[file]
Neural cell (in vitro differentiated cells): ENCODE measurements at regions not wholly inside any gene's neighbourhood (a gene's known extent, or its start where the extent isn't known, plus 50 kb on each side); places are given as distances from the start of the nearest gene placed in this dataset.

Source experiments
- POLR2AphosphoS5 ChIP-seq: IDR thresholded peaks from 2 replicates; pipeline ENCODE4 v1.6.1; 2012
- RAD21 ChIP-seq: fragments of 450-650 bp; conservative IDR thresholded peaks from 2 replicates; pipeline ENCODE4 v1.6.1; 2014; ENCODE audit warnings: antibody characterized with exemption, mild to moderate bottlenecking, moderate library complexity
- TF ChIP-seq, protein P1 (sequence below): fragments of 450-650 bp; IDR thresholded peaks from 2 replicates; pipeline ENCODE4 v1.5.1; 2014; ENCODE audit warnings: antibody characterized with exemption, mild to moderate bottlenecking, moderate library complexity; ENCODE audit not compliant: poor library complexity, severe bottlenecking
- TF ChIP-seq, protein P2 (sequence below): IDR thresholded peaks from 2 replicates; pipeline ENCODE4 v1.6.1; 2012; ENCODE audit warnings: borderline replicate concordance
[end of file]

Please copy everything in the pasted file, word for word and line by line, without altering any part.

Neural cell (in vitro differentiated cells): ENCODE measurements at regions not wholly inside any gene's neighbourhood (a gene's known extent, or its start where the extent isn't known, plus 50 kb on each side); places are given as distances from the start of the nearest gene placed in this dataset.

Source experiments
- POLR2AphosphoS5 ChIP-seq: IDR thresholded peaks from 2 replicates; pipeline ENCODE4 v1.6.1; 2012
- RAD21 ChIP-seq: fragments of 450-650 bp; conservative IDR thresholded peaks from 2 replicates; pipeline ENCODE4 v1.6.1; 2014; ENCODE audit warnings: antibody characterized with exemption, mild to moderate bottlenecking, moderate library complexity
- TF ChIP-seq, protein P1 (sequence below): fragments of 450-650 bp; IDR thresholded peaks from 2 replicates; pipeline ENCODE4 v1.5.1; 2014; ENCODE audit warnings: antibody characterized with exemption, mild to moderate bottlenecking, moderate library complexity; ENCODE audit not compliant: poor library complexity, severe bottlenecking
- TF ChIP-seq, protein P2 (sequence below): IDR thresholded peaks from 2 replicates; pipeline ENCODE4 v1.6.1; 2012; ENCODE audit warnings: borderline replicate concordance